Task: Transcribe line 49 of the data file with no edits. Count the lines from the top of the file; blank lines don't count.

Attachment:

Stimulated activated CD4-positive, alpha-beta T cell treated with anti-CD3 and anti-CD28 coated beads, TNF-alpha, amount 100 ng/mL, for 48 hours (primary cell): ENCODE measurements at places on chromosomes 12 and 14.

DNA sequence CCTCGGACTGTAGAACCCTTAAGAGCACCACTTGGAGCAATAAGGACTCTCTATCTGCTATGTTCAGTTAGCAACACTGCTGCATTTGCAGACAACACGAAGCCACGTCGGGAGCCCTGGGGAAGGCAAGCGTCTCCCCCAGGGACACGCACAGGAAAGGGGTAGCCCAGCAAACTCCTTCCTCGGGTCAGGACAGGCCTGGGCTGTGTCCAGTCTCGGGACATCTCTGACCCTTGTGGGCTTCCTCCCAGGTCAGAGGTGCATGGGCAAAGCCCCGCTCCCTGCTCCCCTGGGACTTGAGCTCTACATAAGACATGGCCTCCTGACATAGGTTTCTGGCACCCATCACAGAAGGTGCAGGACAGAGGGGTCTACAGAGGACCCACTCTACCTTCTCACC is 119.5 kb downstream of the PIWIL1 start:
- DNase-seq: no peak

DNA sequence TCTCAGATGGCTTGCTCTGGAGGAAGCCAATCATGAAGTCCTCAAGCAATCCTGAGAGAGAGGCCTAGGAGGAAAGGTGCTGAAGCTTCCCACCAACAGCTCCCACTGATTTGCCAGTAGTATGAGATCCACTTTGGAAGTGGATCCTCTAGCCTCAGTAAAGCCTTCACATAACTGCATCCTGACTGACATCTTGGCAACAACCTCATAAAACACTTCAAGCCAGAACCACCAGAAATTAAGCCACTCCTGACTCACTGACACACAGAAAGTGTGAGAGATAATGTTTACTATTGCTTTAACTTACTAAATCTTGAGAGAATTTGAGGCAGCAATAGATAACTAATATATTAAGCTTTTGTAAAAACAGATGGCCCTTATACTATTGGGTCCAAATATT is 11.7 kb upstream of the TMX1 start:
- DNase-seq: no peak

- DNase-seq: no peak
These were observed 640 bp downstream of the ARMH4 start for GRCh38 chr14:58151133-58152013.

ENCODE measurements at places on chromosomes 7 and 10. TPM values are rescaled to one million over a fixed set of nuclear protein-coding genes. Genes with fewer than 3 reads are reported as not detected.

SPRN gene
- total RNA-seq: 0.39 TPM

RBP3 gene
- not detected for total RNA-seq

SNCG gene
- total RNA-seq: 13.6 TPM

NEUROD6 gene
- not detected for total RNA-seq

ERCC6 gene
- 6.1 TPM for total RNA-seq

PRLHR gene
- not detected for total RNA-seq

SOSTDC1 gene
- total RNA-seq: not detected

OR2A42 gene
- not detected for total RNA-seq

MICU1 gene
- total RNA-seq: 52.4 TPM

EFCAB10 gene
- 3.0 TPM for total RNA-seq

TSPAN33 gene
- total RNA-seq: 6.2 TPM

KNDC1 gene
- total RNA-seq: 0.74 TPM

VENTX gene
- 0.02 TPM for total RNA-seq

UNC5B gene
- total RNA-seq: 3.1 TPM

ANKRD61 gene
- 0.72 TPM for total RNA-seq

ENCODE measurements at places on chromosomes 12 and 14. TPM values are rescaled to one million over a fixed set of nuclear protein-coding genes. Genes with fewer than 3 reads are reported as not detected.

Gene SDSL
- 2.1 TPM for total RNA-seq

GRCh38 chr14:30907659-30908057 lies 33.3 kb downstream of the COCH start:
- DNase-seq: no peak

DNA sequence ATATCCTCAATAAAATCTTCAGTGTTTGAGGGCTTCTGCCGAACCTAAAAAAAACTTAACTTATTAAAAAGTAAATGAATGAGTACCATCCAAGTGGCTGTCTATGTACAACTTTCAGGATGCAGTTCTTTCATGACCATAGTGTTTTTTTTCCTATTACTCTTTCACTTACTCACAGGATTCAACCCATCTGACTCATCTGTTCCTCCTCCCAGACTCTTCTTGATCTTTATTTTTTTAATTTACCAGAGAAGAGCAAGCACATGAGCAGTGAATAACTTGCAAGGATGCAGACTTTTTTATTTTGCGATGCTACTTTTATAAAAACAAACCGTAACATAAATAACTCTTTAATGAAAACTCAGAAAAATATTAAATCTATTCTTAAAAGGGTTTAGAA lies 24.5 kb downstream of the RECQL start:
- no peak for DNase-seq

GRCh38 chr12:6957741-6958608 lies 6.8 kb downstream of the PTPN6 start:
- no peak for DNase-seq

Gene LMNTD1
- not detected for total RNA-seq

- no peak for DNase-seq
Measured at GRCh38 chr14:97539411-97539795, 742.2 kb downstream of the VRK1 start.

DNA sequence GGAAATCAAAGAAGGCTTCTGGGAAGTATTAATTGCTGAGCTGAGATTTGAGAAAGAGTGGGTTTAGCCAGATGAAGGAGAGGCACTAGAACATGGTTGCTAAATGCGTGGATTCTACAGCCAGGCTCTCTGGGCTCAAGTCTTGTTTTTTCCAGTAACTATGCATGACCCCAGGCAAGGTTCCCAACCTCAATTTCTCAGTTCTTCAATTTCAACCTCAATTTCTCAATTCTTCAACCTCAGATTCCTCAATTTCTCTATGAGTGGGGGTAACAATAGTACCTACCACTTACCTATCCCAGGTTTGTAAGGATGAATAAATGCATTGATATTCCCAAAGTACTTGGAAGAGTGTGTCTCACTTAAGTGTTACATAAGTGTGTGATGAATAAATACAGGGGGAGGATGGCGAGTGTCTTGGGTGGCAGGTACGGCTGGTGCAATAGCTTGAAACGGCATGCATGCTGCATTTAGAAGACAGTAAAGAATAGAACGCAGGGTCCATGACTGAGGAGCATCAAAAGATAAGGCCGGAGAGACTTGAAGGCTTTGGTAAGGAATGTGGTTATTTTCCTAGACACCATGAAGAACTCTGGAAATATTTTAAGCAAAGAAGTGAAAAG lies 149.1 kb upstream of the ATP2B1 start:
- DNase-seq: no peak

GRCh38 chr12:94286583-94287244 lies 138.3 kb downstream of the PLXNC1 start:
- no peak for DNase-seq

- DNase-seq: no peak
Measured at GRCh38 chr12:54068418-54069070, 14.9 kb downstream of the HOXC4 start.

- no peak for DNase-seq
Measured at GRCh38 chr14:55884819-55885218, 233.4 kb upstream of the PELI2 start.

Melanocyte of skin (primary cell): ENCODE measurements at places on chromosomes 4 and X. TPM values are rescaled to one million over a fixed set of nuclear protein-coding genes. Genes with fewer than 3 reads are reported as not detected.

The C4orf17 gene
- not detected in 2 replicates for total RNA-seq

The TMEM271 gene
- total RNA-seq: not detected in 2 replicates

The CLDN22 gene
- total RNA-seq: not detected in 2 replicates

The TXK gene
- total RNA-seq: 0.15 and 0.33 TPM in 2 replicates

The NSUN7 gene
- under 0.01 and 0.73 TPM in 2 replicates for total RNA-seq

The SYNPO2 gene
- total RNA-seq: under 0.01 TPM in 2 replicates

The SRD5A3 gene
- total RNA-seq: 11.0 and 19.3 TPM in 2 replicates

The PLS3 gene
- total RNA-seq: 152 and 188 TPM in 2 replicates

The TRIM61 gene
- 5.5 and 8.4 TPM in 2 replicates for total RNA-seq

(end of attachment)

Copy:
- not detected for total RNA-seq